Aerobic Exercise During Early Murine Doxorubicin Exposure Mitigates Cardiac Toxicity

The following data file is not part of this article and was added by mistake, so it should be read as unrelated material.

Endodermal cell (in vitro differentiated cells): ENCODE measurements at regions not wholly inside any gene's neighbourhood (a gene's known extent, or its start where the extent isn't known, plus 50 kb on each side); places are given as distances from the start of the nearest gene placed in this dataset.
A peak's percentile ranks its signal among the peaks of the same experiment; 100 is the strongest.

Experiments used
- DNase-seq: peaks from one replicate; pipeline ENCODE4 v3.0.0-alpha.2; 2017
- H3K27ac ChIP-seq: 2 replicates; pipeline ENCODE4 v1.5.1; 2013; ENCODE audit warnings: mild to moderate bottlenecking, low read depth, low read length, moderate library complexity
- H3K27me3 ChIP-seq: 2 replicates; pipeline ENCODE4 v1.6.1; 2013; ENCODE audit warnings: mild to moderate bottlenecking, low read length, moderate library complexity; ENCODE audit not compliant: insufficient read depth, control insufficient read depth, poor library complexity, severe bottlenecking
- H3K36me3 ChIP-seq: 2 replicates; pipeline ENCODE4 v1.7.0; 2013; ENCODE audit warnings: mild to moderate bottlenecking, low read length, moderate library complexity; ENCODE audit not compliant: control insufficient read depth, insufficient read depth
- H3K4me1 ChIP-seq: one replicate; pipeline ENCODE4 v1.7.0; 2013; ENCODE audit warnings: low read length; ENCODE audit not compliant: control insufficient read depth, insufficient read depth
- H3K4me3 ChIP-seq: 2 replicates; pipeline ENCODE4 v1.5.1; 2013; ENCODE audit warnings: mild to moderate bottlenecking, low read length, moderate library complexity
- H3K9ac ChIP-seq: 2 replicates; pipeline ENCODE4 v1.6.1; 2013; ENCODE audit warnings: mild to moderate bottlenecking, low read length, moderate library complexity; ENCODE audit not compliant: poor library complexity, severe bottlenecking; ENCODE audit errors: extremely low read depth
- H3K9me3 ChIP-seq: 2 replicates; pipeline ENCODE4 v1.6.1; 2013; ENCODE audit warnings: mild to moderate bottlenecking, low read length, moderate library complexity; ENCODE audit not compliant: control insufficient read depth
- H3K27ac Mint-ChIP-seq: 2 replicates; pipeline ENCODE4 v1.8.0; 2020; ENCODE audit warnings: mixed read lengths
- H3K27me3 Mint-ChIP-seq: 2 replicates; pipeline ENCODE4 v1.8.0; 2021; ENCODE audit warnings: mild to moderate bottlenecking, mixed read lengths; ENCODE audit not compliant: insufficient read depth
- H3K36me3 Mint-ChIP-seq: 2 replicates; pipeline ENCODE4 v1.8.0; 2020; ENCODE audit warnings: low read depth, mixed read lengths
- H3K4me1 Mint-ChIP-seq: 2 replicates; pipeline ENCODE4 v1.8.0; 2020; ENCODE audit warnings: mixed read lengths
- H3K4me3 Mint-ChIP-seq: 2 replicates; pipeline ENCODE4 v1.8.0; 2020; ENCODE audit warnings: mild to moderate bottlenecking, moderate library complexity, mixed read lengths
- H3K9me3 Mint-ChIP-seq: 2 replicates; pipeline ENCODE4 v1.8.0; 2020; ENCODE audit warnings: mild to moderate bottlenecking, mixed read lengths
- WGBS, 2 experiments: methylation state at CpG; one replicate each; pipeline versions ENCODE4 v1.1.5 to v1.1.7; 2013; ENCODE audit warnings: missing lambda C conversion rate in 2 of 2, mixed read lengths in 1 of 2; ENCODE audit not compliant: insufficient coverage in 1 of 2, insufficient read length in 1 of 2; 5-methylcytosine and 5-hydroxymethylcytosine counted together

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We report the cardioprotective effects of moderate aerobic exercise from parallel pediatric murine models of doxorubicin (Doxo) exposure in non–tumor-bearing immune competent (NTB-IC) mice and tumor-bearing nude mice (TB-NM). In both models, animals at 4 weeks of age underwent Doxo treatment with or without 2 weeks of simultaneous exercise. In sedentary NTB-IC or TB-NM mice, Doxo treatment resulted in a statistically significant decrease in ejection fraction and fractional shortening compared with control animals. Interestingly, moderate aerobic exercise during Doxo treatment significantly mitigated decreases in ejection fraction and fractional shortening. In contrast, these protective effects of exercise were not observed when exercise was started after completion of Doxo treatments. Moreover, in the TB-NM model, Doxo caused a decrease in heart mass: tibia length and in body weight that was prevented by exercise, whereas NTB-IC mice exhibited no change in these measurements. Doxo delivery to the hearts of TB-NM was decreased by consistent moderate aerobic exercise before Doxo injection. These findings demonstrate the important but subtle differences in cardiotoxicity observed in different mouse models. Collectively, these results also strongly suggest that aerobic exercise during early-life Doxo exposure mitigates cardiotoxicity, possibly through altered delivery of Doxo to myocardial tissue.

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